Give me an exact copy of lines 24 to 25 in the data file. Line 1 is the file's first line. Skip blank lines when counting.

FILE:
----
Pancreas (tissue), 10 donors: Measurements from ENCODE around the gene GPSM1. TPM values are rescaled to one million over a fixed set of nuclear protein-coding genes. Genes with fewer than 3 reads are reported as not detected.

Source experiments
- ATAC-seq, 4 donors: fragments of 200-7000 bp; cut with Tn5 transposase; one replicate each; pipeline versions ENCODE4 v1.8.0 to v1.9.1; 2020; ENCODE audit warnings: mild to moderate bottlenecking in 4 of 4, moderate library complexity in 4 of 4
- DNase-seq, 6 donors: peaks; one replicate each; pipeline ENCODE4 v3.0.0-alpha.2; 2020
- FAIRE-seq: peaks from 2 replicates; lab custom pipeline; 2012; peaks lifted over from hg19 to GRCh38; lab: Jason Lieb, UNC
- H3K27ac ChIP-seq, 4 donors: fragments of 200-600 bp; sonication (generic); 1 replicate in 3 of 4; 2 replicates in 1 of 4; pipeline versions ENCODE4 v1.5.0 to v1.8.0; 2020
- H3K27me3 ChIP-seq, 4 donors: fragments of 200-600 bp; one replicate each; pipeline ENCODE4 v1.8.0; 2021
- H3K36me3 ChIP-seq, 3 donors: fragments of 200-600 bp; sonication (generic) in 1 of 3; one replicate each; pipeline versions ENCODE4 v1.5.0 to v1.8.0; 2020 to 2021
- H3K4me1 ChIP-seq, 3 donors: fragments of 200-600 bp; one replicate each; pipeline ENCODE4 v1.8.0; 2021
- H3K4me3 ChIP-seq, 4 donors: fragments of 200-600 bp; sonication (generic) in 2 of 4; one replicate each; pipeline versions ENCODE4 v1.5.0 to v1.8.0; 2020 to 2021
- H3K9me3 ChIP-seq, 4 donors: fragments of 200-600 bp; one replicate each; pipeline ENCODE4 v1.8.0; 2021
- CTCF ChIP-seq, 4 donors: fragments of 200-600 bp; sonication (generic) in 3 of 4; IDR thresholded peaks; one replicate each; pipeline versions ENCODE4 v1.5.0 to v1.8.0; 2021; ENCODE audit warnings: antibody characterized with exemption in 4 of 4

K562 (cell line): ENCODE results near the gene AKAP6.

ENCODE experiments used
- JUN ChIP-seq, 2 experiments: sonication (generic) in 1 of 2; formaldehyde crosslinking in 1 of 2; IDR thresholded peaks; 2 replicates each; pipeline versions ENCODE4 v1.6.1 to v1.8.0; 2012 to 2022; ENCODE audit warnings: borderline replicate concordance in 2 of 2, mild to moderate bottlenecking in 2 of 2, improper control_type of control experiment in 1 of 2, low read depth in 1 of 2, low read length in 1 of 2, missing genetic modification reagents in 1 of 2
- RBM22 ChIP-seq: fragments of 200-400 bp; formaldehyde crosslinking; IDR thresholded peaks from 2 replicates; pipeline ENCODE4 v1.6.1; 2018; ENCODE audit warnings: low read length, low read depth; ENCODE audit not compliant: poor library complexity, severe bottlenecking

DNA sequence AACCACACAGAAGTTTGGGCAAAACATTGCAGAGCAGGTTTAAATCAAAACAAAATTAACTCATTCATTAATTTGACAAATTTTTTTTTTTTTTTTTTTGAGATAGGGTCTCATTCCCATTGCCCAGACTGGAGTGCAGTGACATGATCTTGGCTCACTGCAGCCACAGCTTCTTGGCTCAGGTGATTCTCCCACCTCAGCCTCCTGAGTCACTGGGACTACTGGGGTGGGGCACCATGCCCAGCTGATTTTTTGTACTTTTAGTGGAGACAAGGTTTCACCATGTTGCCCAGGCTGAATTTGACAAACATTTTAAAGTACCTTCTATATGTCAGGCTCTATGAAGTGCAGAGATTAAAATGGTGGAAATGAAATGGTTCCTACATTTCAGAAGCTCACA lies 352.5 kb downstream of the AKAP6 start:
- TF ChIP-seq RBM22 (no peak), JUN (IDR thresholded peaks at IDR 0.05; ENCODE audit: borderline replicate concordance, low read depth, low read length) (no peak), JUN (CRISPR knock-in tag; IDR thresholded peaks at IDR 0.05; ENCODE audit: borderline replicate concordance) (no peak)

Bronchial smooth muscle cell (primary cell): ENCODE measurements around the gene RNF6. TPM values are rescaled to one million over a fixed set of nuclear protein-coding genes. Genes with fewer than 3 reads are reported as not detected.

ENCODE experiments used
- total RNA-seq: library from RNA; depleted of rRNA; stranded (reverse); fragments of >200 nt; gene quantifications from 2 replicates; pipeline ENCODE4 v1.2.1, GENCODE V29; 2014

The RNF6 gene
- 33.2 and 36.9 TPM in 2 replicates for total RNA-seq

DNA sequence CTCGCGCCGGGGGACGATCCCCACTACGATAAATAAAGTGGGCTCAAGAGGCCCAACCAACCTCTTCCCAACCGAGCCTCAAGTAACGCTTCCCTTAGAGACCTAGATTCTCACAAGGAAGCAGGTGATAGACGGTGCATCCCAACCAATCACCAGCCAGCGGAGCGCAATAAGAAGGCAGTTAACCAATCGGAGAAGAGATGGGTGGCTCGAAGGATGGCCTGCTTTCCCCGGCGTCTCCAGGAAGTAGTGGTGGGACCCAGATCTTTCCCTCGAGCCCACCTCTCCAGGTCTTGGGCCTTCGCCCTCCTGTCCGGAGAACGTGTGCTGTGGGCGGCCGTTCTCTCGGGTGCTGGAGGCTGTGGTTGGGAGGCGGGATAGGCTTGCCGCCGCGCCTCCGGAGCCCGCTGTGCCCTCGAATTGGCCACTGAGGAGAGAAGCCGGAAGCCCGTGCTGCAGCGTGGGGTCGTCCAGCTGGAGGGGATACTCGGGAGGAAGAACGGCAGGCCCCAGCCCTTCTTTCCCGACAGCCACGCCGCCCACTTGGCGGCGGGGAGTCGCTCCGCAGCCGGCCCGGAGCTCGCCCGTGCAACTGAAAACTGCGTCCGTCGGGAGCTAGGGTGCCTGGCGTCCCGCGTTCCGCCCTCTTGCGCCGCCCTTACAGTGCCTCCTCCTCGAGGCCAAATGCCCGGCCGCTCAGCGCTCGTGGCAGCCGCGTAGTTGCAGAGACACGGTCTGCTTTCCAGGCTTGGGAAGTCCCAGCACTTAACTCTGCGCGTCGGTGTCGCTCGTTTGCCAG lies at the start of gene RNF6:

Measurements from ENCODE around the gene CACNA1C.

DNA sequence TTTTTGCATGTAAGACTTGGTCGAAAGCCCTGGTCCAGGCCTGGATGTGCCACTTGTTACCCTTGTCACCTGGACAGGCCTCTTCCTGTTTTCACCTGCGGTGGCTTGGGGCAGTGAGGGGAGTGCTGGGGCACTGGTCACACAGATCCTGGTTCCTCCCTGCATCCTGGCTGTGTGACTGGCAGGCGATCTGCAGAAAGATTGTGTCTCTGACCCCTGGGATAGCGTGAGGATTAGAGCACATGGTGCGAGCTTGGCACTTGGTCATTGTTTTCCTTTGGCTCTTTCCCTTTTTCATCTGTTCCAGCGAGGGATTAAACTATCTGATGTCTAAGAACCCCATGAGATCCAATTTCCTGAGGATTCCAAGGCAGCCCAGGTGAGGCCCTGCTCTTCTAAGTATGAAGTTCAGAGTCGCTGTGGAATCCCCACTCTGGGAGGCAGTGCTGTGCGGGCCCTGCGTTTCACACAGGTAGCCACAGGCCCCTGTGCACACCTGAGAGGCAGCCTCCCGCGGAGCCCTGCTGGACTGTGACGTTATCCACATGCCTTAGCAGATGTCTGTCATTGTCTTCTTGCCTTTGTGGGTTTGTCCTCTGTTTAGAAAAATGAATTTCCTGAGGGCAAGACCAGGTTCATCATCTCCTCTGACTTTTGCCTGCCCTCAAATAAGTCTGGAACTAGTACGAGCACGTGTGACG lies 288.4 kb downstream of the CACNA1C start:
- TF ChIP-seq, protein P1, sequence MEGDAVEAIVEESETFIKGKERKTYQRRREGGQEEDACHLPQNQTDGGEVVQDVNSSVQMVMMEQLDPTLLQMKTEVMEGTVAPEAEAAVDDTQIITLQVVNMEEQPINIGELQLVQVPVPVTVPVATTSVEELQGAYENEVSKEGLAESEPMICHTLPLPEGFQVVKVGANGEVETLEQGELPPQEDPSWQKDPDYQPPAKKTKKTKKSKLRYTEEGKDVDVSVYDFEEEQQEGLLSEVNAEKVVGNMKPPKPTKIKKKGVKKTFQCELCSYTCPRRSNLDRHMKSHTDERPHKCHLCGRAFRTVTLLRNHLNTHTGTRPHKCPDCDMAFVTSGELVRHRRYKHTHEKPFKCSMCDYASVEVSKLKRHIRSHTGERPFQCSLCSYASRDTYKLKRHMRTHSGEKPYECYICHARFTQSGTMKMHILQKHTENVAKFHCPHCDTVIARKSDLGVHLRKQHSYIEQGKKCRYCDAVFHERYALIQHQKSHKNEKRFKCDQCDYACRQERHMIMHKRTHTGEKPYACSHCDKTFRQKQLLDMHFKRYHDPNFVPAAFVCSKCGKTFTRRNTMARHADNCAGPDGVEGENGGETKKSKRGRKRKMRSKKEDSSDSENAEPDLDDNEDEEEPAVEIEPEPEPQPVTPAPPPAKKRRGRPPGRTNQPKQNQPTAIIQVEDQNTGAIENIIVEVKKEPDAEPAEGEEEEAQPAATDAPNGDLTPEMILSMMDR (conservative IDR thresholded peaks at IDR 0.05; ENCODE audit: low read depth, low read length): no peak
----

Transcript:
DNA sequence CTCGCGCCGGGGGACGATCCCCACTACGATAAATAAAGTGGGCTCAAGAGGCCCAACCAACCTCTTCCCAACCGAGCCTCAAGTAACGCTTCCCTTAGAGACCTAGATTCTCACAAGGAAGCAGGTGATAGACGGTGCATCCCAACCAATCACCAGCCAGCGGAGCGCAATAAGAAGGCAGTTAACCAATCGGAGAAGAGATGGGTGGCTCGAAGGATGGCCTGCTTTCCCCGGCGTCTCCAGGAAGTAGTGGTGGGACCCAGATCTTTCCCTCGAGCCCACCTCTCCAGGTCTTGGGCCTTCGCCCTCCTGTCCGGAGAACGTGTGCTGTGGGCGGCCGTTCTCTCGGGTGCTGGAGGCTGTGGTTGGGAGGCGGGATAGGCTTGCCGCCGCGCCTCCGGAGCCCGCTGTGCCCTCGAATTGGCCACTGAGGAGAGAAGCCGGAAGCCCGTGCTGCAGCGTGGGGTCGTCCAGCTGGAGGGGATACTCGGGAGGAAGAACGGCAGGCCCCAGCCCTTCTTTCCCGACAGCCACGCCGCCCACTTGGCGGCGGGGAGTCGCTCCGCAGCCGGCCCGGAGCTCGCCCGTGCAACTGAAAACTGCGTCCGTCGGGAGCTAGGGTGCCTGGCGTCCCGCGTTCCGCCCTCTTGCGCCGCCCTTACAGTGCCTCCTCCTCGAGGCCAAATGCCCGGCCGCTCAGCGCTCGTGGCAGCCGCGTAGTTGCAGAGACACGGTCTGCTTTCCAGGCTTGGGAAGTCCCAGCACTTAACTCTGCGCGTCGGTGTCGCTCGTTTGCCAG lies at the start of gene RNF6:

Measurements from ENCODE around the gene CACNA1C.